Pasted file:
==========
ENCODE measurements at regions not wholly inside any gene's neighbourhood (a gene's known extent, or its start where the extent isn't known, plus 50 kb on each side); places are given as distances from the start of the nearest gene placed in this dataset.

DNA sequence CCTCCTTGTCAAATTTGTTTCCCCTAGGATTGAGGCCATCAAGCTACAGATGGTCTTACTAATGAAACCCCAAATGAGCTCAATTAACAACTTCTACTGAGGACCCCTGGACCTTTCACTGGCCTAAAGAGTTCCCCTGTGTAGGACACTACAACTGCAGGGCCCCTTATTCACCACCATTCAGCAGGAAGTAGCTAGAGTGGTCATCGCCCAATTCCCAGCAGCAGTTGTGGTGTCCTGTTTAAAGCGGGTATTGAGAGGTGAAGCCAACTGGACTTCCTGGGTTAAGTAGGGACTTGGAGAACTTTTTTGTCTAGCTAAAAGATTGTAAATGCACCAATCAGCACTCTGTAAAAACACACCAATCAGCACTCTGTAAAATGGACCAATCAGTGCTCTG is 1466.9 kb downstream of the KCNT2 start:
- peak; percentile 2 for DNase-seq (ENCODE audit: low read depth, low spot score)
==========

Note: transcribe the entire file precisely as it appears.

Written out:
ENCODE measurements at regions not wholly inside any gene's neighbourhood (a gene's known extent, or its start where the extent isn't known, plus 50 kb on each side); places are given as distances from the start of the nearest gene placed in this dataset.

DNA sequence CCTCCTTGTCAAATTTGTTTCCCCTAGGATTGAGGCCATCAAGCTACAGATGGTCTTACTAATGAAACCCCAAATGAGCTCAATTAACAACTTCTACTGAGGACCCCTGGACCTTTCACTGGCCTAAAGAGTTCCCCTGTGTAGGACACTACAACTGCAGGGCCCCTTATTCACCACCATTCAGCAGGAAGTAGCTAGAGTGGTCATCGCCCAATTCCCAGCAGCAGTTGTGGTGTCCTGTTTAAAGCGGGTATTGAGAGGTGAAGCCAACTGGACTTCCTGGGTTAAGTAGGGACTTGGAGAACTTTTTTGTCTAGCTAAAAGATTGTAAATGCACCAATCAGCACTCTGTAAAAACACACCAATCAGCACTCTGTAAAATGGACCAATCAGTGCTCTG is 1466.9 kb downstream of the KCNT2 start:
- peak; percentile 2 for DNase-seq (ENCODE audit: low read depth, low spot score)